So when the inevitable second peak rears up, it will be our fault. We did not stay sufficiently alert, nor employ enough good solid British common sense. Thus we are the authors of our own woes.

    The government did its best under difficult circumstances, and it’s all very regrettable.

    1. The responsibility to keep yourself safe always rested with you. The government is supposed to provide for the general welfare – not perfect personal welfare. So you might want to take the advice and use good solid British common sense to take care of yourself and your family as best as you can. Some people will decide taking care of their family means working and taking a risk of getting sick and maybe even getting their family sick. Some, who can afford it, may decide to stay away from people as much as humanely possible. Each person will make their own individual decision.

      Inevitably a second wave will happen – but there is no way to prevent it in the first place, because many will decide to work to support their families. If we are lucky a vaccine will be developed, which will work and provide good enough protection to make COVID-19 like the regular flu or any other illness we face without staying at home to avoid.

      Personal responsibility is the name of the game. Not government responsibility.

    2. Personal responsibility is the name of the game. Not government responsibility.

      Responsibility starts from the top, RickA. We don’t pay elected people just to sit around and tweet. (theoretically)
      Funny how you give a pass to the gov’ when it’s one of your guys in charge.

      Also, funny how your empathy for poor people stops at “they can’t afford to stay home, so sad”. No way you can move your a$$ and try to make the world a better place for other people, isn’t it?

    3. The responsibility to keep yourself safe always rested with you. The government is supposed to provide for the general welfare – not perfect personal welfare.

      The generality is comprised of individuals. The job of government is to protect the people not expose them – generally or individually – to unnecessary risk. Especially not on ideological grounds, in direct conflict with medical and scientific advice.

      That is what is happening in both our countries because both are infected with rightwing governments which value profit above life. That you are once again leaping to the defence of the indefensible is no surprise, but as always it makes you look like a partisan dickhead.

  31. And again rickA, prime asshole example number 1, chimes in with his stupidity. He ignores the fact that trump’s actions of dismantling of response teams, ignoring the information left for his administration by Obama, failing to provide equipment, turning down tests from WHO when they were offered, shorting states on equipment because he didn’t like the governors, pushing fake treatments, stealing equipment states had ordered and paid for, then reselling them at high markups, lying about numbers, telling people his task force was working hard while telling people to ignore their recommendations, directly caused thousands more deaths than we should have expected.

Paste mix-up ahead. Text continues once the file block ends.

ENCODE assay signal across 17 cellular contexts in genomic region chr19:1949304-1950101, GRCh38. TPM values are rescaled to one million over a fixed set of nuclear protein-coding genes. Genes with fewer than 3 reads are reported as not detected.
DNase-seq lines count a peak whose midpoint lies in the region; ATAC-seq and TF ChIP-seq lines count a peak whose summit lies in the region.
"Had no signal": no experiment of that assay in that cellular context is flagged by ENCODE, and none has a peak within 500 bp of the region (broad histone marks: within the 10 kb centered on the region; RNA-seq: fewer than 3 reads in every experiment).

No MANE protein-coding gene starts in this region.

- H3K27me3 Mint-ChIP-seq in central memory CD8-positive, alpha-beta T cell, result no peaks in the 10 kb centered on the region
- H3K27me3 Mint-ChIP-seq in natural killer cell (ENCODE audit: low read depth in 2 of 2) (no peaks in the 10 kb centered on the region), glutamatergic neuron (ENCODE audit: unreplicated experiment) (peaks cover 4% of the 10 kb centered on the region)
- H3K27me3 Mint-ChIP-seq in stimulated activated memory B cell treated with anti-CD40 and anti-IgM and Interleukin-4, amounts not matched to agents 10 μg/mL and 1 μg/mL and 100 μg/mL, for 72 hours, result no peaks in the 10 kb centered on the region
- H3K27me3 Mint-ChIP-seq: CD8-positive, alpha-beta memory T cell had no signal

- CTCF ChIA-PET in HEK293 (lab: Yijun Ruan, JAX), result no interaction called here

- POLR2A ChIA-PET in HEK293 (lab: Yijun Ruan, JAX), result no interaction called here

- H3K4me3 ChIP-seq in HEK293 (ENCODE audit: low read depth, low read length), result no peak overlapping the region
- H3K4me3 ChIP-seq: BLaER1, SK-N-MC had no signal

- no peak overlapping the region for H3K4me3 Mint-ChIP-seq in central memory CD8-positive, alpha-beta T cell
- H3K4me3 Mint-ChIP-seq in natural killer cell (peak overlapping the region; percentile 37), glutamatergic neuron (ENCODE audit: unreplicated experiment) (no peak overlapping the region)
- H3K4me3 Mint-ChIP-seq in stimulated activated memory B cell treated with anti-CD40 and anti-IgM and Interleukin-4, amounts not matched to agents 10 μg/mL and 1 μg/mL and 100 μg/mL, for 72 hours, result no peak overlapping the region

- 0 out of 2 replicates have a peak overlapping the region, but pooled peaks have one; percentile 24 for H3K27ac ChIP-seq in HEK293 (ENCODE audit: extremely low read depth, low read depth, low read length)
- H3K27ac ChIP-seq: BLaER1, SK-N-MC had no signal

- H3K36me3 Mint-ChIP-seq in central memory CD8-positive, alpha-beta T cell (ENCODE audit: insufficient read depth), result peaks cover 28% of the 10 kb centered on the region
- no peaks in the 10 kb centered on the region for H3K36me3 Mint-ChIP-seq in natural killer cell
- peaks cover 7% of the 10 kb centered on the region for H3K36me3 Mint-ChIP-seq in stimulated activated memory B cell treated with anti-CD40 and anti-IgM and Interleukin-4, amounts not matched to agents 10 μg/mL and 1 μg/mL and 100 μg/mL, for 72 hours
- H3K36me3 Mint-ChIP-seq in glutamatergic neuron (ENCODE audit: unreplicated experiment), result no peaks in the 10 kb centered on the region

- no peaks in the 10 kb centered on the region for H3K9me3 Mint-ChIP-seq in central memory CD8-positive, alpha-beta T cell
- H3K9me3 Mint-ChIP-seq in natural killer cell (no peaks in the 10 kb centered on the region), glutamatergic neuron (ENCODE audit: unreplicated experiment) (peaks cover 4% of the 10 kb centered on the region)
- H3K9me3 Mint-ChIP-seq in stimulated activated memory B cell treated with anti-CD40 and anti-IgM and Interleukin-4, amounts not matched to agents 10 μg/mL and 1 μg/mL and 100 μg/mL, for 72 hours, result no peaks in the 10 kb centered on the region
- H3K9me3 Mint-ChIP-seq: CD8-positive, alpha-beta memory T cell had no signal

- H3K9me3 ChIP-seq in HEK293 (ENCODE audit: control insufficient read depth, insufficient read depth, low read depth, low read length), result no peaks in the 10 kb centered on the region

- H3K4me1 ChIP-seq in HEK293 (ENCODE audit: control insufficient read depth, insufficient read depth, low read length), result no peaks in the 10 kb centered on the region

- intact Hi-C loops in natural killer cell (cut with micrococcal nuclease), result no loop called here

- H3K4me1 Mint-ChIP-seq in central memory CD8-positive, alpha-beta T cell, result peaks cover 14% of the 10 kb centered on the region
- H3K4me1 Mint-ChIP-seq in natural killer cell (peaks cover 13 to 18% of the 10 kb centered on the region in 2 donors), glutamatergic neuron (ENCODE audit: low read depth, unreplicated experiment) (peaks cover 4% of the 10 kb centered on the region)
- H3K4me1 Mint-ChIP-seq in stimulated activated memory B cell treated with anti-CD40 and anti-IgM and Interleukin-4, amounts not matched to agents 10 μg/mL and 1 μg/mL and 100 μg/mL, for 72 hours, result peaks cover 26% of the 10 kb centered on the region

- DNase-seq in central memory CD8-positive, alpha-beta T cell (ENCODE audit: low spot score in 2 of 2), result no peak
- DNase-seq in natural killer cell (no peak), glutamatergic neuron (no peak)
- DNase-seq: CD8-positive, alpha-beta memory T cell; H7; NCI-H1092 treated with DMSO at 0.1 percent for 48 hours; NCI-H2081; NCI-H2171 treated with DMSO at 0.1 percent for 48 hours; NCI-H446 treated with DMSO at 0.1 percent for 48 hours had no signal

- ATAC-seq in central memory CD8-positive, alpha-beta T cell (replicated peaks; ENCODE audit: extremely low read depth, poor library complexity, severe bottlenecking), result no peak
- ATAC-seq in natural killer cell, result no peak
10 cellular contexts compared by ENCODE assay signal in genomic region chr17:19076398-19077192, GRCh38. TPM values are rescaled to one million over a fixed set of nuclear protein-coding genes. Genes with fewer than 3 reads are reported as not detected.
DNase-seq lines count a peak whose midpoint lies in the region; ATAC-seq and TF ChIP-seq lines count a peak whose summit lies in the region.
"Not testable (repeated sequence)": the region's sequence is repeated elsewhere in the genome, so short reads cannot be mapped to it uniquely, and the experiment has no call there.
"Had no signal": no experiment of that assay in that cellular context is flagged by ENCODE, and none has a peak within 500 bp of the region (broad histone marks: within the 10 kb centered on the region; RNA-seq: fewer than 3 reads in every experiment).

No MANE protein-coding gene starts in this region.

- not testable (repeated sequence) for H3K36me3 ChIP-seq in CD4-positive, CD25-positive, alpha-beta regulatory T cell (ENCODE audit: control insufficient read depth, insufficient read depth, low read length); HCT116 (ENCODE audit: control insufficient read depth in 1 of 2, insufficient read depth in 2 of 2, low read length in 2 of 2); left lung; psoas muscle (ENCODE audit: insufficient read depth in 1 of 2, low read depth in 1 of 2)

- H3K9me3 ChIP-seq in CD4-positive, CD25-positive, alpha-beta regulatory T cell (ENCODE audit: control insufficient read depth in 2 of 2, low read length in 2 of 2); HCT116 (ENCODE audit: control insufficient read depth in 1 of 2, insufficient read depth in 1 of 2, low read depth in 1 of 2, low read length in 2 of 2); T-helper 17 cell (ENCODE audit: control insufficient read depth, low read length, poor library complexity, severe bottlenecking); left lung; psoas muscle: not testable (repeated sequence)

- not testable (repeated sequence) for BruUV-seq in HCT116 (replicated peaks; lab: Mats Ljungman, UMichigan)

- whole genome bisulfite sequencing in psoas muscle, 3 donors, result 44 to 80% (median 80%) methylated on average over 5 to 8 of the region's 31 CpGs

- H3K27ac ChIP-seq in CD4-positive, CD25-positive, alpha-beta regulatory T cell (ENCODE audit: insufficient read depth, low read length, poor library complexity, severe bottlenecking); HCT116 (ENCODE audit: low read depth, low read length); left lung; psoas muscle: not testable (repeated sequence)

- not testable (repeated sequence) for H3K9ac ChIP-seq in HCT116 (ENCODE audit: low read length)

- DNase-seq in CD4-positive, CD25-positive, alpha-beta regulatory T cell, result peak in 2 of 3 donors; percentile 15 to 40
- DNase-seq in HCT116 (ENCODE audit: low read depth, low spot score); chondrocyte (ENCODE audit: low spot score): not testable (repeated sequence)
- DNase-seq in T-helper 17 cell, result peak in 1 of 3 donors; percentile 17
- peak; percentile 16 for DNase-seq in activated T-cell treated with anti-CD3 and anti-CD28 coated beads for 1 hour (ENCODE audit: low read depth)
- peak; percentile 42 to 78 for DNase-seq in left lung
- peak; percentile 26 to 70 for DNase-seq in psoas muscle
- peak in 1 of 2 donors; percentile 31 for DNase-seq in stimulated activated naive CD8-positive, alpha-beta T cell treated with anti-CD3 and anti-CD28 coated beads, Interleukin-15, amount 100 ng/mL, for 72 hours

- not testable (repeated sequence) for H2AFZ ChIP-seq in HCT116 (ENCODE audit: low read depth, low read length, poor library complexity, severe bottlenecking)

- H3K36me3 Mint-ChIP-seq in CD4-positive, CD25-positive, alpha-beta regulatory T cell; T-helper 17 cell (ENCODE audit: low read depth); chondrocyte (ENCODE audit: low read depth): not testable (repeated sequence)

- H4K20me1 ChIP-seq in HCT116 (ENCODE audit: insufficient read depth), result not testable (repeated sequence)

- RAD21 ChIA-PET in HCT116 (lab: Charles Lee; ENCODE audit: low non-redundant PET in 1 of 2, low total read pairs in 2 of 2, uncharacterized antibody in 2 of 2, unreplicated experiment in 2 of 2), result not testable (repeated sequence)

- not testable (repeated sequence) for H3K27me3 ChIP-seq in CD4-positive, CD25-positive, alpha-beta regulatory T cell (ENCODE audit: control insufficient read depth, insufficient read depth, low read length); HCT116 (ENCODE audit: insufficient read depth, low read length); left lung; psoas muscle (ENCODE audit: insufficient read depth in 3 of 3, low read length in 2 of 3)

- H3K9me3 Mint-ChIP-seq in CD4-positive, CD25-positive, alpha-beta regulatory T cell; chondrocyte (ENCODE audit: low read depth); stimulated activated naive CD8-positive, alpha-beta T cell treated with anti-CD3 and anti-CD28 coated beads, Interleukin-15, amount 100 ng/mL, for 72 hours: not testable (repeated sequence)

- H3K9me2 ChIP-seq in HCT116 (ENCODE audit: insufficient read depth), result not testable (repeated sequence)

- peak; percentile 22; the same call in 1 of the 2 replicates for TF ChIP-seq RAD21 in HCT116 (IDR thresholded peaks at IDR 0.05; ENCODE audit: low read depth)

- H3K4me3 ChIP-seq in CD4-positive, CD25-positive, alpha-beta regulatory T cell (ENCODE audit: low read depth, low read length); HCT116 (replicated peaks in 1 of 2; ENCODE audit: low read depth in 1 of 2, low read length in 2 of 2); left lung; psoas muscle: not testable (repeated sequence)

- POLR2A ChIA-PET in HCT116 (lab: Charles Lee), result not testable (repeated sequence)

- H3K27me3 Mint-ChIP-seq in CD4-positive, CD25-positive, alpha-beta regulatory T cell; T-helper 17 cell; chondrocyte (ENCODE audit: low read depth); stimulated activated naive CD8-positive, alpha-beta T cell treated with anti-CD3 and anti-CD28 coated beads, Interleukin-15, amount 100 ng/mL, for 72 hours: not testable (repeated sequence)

But being dishonest and despicable, while ignoring reality and science, is what useful right-wing idiots like him do.

  32. Re: RickA: “Inevitably a second wave will happen – but there is no way to prevent it in the first place, . . .”
    =
    What! Your esteemed leader has said very different things and none have involved a second wave: First it was: “It will just go away, like magic.” Now it is: “The U.S. has prevailed …”

    Is this a major schism? We wait with impatience.

  33. Re: Bernard J.: “Trump won’t win [reelection] without further Russian interference and a lot of egregious lying and fabrication of material by the Trump campaign and by Fox, Breitbart, and similar organisations.”
    =
    Well, we’re already seeing some of the “egregious lying and fabrication”. Trump has already declared that he and his administration have “prevailed” in testing, that governors who are getting high approval ratings are the result of HIS actions. He, echoed by Faux News, have also asserted that Covid-19 death counts have been much exaggerated rather than too low (as the experts agree). To play along, some Republican governors are now refusing to release infection and death counts for their states, newspaper columnists and cartoonists are having a good time poking fun at mask-wearers and lambasting Dr. Fauci and the media for fomenting the coronavirus “panic.” Given enough confusion about testing and death tolls among the already easily confused U. S. population, fact-based arguments will be completely off the table in the Fall.

    1. Well, we’re already seeing some of the “egregious lying and fabrication”.

      I fully expect that this will make the difference. Trump will fire every official who could possibly stand in his way, besmirch every political opponent, and brainwash every knuckle-dragging selfish xenophobe who drinks his koolaid.

      Benjamin Franklin knew hundreds of years ago how difficult it would be to maintain a democracy when he said “A Republic – if you can keep it…”